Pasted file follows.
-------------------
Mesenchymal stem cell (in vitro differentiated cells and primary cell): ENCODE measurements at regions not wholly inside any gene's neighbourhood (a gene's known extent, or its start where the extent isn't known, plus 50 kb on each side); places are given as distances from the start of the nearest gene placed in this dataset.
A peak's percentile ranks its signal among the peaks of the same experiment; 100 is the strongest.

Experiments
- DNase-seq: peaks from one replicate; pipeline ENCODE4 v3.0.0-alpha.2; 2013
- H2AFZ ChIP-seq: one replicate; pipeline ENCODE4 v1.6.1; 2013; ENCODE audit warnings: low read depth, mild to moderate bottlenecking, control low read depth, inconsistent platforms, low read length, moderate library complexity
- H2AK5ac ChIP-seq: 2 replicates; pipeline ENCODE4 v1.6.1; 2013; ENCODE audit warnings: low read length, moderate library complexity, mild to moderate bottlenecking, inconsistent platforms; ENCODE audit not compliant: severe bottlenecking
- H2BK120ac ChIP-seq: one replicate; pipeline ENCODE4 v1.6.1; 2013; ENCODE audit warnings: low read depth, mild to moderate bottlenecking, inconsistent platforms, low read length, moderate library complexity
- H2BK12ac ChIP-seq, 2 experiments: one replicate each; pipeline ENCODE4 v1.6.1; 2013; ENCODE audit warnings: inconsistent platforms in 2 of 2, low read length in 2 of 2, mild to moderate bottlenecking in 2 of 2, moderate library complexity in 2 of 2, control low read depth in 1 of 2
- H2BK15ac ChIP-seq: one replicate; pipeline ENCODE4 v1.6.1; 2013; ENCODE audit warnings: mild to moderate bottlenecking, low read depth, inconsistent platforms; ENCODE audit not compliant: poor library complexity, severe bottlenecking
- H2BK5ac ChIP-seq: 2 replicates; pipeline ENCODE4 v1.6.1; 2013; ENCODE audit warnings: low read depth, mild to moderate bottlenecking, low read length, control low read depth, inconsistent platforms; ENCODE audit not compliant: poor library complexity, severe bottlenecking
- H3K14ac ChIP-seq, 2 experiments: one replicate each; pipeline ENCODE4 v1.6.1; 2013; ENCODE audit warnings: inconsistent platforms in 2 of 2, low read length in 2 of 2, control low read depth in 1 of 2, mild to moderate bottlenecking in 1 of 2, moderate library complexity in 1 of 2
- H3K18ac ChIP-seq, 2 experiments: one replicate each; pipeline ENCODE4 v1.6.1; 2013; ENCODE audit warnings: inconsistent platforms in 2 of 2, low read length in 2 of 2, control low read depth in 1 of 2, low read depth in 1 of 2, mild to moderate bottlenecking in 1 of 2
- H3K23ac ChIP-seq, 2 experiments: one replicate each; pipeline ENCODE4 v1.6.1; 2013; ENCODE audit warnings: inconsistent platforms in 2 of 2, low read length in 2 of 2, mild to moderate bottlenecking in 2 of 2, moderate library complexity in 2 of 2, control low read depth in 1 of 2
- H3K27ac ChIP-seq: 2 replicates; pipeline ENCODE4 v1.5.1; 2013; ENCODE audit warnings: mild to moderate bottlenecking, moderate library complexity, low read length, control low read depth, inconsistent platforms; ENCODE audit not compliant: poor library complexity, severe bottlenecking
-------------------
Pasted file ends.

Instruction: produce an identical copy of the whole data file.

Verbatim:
Mesenchymal stem cell (in vitro differentiated cells and primary cell): ENCODE measurements at regions not wholly inside any gene's neighbourhood (a gene's known extent, or its start where the extent isn't known, plus 50 kb on each side); places are given as distances from the start of the nearest gene placed in this dataset.
A peak's percentile ranks its signal among the peaks of the same experiment; 100 is the strongest.

Experiments
- DNase-seq: peaks from one replicate; pipeline ENCODE4 v3.0.0-alpha.2; 2013
- H2AFZ ChIP-seq: one replicate; pipeline ENCODE4 v1.6.1; 2013; ENCODE audit warnings: low read depth, mild to moderate bottlenecking, control low read depth, inconsistent platforms, low read length, moderate library complexity
- H2AK5ac ChIP-seq: 2 replicates; pipeline ENCODE4 v1.6.1; 2013; ENCODE audit warnings: low read length, moderate library complexity, mild to moderate bottlenecking, inconsistent platforms; ENCODE audit not compliant: severe bottlenecking
- H2BK120ac ChIP-seq: one replicate; pipeline ENCODE4 v1.6.1; 2013; ENCODE audit warnings: low read depth, mild to moderate bottlenecking, inconsistent platforms, low read length, moderate library complexity
- H2BK12ac ChIP-seq, 2 experiments: one replicate each; pipeline ENCODE4 v1.6.1; 2013; ENCODE audit warnings: inconsistent platforms in 2 of 2, low read length in 2 of 2, mild to moderate bottlenecking in 2 of 2, moderate library complexity in 2 of 2, control low read depth in 1 of 2
- H2BK15ac ChIP-seq: one replicate; pipeline ENCODE4 v1.6.1; 2013; ENCODE audit warnings: mild to moderate bottlenecking, low read depth, inconsistent platforms; ENCODE audit not compliant: poor library complexity, severe bottlenecking
- H2BK5ac ChIP-seq: 2 replicates; pipeline ENCODE4 v1.6.1; 2013; ENCODE audit warnings: low read depth, mild to moderate bottlenecking, low read length, control low read depth, inconsistent platforms; ENCODE audit not compliant: poor library complexity, severe bottlenecking
- H3K14ac ChIP-seq, 2 experiments: one replicate each; pipeline ENCODE4 v1.6.1; 2013; ENCODE audit warnings: inconsistent platforms in 2 of 2, low read length in 2 of 2, control low read depth in 1 of 2, mild to moderate bottlenecking in 1 of 2, moderate library complexity in 1 of 2
- H3K18ac ChIP-seq, 2 experiments: one replicate each; pipeline ENCODE4 v1.6.1; 2013; ENCODE audit warnings: inconsistent platforms in 2 of 2, low read length in 2 of 2, control low read depth in 1 of 2, low read depth in 1 of 2, mild to moderate bottlenecking in 1 of 2
- H3K23ac ChIP-seq, 2 experiments: one replicate each; pipeline ENCODE4 v1.6.1; 2013; ENCODE audit warnings: inconsistent platforms in 2 of 2, low read length in 2 of 2, mild to moderate bottlenecking in 2 of 2, moderate library complexity in 2 of 2, control low read depth in 1 of 2
- H3K27ac ChIP-seq: 2 replicates; pipeline ENCODE4 v1.5.1; 2013; ENCODE audit warnings: mild to moderate bottlenecking, moderate library complexity, low read length, control low read depth, inconsistent platforms; ENCODE audit not compliant: poor library complexity, severe bottlenecking